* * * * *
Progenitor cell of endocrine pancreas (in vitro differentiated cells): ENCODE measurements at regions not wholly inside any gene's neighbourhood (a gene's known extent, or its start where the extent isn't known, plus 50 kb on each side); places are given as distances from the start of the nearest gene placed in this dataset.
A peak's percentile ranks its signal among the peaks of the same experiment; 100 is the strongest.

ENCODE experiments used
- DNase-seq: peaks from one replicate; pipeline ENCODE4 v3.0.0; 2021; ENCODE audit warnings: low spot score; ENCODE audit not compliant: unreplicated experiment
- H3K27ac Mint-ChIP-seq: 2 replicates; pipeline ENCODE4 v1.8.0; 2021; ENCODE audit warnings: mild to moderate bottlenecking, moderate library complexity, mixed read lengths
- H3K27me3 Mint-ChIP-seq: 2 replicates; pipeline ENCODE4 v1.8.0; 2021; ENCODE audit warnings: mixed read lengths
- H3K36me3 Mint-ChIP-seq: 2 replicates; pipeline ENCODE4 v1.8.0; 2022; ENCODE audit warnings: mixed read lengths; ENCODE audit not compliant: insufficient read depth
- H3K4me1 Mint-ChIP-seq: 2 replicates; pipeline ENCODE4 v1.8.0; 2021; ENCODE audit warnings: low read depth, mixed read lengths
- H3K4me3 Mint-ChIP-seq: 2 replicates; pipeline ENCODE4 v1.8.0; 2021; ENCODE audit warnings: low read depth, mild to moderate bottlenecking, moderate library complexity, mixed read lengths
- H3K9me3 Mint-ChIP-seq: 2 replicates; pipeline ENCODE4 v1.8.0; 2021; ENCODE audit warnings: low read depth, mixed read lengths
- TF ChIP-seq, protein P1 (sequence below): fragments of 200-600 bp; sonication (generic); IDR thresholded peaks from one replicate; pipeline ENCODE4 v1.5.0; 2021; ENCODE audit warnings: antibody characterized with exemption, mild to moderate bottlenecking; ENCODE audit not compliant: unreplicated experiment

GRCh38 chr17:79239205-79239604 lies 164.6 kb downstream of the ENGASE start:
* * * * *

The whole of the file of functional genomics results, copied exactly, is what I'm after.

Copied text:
Progenitor cell of endocrine pancreas (in vitro differentiated cells): ENCODE measurements at regions not wholly inside any gene's neighbourhood (a gene's known extent, or its start where the extent isn't known, plus 50 kb on each side); places are given as distances from the start of the nearest gene placed in this dataset.
A peak's percentile ranks its signal among the peaks of the same experiment; 100 is the strongest.

ENCODE experiments used
- DNase-seq: peaks from one replicate; pipeline ENCODE4 v3.0.0; 2021; ENCODE audit warnings: low spot score; ENCODE audit not compliant: unreplicated experiment
- H3K27ac Mint-ChIP-seq: 2 replicates; pipeline ENCODE4 v1.8.0; 2021; ENCODE audit warnings: mild to moderate bottlenecking, moderate library complexity, mixed read lengths
- H3K27me3 Mint-ChIP-seq: 2 replicates; pipeline ENCODE4 v1.8.0; 2021; ENCODE audit warnings: mixed read lengths
- H3K36me3 Mint-ChIP-seq: 2 replicates; pipeline ENCODE4 v1.8.0; 2022; ENCODE audit warnings: mixed read lengths; ENCODE audit not compliant: insufficient read depth
- H3K4me1 Mint-ChIP-seq: 2 replicates; pipeline ENCODE4 v1.8.0; 2021; ENCODE audit warnings: low read depth, mixed read lengths
- H3K4me3 Mint-ChIP-seq: 2 replicates; pipeline ENCODE4 v1.8.0; 2021; ENCODE audit warnings: low read depth, mild to moderate bottlenecking, moderate library complexity, mixed read lengths
- H3K9me3 Mint-ChIP-seq: 2 replicates; pipeline ENCODE4 v1.8.0; 2021; ENCODE audit warnings: low read depth, mixed read lengths
- TF ChIP-seq, protein P1 (sequence below): fragments of 200-600 bp; sonication (generic); IDR thresholded peaks from one replicate; pipeline ENCODE4 v1.5.0; 2021; ENCODE audit warnings: antibody characterized with exemption, mild to moderate bottlenecking; ENCODE audit not compliant: unreplicated experiment

GRCh38 chr17:79239205-79239604 lies 164.6 kb downstream of the ENGASE start: